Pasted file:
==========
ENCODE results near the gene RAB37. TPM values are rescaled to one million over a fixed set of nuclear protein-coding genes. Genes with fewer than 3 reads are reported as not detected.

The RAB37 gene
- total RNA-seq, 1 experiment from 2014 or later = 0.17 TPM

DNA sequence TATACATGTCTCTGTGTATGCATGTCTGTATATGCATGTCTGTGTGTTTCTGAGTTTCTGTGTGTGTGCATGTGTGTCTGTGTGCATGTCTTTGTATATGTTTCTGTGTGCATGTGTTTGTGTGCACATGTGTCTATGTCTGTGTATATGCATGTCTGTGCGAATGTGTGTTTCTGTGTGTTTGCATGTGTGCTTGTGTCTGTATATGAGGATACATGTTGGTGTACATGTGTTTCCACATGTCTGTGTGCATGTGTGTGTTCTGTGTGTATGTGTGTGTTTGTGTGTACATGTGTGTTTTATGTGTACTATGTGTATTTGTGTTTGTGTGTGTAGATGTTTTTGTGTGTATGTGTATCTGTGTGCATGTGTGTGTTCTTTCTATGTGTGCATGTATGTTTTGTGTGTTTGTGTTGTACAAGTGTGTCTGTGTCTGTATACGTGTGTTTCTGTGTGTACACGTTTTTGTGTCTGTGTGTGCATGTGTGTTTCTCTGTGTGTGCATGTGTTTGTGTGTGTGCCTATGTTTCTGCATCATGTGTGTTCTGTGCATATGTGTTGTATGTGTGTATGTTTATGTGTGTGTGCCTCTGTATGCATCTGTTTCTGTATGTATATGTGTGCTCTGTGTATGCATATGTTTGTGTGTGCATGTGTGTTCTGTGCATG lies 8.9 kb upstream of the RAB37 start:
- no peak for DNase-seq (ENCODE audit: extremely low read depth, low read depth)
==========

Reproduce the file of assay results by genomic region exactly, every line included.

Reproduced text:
ENCODE results near the gene RAB37. TPM values are rescaled to one million over a fixed set of nuclear protein-coding genes. Genes with fewer than 3 reads are reported as not detected.

The RAB37 gene
- total RNA-seq, 1 experiment from 2014 or later = 0.17 TPM

DNA sequence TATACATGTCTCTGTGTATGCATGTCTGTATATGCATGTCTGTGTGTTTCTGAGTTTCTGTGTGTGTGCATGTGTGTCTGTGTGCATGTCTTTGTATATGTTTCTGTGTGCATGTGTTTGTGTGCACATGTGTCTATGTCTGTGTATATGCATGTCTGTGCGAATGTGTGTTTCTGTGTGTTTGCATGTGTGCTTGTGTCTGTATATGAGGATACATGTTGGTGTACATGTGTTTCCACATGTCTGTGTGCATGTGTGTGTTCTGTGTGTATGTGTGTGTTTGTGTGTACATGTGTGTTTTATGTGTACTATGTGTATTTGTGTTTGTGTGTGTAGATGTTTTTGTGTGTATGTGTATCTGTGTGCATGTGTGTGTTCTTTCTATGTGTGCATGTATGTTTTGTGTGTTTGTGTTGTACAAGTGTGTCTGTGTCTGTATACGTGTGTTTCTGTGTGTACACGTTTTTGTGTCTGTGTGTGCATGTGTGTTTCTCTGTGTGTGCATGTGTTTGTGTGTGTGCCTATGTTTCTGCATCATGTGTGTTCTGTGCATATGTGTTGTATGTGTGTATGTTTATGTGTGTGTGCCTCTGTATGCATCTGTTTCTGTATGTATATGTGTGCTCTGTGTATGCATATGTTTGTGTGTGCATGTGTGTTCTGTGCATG lies 8.9 kb upstream of the RAB37 start:
- no peak for DNase-seq (ENCODE audit: extremely low read depth, low read depth)